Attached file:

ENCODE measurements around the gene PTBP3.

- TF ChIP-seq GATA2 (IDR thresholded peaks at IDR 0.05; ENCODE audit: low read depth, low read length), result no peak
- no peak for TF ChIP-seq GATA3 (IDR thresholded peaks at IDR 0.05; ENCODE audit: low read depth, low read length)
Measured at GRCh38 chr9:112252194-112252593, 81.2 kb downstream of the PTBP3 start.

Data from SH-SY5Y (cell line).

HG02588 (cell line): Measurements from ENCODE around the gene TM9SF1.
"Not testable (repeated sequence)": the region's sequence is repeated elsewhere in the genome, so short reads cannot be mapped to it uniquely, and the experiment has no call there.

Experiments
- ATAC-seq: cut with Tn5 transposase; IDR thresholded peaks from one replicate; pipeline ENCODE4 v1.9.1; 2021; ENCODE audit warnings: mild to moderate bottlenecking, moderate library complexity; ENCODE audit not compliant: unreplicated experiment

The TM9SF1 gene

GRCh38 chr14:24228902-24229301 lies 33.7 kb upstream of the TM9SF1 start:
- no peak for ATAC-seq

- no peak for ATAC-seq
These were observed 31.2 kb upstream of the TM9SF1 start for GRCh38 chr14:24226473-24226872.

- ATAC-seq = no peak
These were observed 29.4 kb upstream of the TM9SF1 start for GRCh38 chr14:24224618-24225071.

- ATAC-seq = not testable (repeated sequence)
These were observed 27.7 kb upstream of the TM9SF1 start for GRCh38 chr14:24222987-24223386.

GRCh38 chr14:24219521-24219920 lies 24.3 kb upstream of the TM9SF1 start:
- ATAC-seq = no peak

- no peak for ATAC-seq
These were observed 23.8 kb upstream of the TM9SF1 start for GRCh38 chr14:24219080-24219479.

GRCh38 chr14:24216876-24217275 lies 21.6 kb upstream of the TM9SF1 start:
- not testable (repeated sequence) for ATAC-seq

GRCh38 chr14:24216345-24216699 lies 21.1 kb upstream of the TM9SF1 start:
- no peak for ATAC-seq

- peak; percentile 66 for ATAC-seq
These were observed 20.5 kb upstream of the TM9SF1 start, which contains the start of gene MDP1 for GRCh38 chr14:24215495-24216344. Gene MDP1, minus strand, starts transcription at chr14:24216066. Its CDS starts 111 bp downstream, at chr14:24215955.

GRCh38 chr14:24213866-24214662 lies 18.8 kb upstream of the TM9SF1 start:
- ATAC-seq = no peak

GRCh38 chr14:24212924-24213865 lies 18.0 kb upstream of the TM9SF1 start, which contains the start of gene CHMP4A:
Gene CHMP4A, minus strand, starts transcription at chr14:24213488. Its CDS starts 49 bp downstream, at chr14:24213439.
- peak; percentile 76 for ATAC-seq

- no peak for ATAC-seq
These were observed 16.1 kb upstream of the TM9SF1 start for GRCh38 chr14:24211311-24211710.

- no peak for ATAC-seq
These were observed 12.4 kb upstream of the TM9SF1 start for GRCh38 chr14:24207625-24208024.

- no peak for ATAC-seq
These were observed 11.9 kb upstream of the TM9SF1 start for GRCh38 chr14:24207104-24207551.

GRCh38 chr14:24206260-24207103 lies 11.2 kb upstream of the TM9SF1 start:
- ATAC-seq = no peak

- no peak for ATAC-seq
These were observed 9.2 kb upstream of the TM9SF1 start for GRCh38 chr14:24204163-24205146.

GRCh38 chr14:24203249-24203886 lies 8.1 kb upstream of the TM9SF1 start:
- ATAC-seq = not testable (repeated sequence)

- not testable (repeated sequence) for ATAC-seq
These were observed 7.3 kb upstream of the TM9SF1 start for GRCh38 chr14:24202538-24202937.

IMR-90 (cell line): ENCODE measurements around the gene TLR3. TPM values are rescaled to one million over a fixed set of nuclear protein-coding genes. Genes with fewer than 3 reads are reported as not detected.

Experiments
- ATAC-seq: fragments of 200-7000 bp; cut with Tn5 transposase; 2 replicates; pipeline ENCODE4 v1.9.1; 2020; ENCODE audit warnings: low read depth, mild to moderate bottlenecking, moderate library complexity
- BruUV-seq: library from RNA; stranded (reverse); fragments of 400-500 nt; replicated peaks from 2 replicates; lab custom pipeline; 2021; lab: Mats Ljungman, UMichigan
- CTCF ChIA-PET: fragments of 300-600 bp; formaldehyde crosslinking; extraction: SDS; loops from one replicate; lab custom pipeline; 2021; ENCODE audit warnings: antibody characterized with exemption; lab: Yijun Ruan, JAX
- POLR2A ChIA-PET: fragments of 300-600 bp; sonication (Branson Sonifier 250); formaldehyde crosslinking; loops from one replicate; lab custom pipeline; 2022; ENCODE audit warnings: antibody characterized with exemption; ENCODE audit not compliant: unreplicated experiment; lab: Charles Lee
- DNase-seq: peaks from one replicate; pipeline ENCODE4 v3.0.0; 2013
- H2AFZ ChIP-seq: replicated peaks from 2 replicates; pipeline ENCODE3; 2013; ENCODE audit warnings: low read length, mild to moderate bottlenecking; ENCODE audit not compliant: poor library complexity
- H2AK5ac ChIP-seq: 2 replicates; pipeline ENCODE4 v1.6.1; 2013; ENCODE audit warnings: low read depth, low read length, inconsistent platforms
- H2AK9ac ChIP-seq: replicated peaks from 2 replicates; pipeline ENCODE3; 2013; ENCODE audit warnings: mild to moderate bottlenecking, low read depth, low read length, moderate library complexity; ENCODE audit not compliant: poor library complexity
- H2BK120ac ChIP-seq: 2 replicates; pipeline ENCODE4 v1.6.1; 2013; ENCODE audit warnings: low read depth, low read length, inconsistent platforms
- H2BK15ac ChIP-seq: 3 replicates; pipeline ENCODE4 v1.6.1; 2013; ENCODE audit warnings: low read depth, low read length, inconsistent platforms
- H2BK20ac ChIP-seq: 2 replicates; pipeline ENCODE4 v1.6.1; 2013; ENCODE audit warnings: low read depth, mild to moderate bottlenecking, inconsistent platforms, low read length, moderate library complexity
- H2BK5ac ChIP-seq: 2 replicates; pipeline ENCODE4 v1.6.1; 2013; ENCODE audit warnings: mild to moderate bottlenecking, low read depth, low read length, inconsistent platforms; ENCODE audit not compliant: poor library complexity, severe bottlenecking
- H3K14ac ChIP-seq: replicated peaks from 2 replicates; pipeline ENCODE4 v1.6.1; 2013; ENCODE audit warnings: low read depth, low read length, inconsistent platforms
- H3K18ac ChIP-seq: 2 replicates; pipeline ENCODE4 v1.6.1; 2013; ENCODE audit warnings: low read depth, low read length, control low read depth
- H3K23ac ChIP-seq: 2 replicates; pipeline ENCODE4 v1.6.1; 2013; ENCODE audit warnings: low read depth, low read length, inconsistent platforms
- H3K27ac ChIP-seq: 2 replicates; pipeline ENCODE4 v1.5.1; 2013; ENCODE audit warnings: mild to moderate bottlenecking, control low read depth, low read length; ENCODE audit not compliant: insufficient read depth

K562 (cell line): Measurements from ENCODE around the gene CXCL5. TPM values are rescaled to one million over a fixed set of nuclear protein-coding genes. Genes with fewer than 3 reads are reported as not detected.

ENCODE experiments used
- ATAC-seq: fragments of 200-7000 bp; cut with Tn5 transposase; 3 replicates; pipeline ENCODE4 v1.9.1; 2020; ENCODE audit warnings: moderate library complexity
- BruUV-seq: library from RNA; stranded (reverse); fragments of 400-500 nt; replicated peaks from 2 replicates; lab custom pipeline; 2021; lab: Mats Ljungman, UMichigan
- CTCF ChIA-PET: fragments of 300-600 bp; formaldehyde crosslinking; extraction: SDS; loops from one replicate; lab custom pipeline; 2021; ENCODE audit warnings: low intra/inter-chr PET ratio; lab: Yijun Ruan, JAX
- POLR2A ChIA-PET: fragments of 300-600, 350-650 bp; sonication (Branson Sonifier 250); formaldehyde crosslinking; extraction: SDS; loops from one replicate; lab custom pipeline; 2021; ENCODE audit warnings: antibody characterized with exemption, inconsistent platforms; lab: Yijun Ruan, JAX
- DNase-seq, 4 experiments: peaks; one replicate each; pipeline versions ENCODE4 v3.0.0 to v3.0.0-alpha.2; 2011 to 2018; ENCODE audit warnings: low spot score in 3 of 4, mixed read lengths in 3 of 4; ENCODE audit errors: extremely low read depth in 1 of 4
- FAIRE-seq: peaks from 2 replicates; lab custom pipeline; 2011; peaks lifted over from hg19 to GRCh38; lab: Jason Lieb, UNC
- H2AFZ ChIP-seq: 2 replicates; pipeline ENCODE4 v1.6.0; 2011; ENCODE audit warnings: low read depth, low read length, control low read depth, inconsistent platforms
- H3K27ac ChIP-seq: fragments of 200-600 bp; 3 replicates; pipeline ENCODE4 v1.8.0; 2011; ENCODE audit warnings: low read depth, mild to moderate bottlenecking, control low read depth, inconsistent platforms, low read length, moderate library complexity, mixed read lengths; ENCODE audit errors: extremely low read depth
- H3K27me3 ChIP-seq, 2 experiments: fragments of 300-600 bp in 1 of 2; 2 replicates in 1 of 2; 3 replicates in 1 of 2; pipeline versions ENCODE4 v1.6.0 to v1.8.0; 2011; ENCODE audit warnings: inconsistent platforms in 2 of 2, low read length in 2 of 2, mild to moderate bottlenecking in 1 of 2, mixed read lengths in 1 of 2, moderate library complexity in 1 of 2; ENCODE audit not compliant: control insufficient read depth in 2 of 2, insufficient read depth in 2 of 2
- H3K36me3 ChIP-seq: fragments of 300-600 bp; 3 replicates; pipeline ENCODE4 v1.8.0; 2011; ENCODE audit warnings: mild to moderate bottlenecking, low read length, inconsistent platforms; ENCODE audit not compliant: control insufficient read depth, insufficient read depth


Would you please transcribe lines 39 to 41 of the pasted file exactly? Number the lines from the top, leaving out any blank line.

These were observed 11.9 kb upstream of the TM9SF1 start for GRCh38 chr14:24207104-24207551.

GRCh38 chr14:24206260-24207103 lies 11.2 kb upstream of the TM9SF1 start:
- ATAC-seq = no peak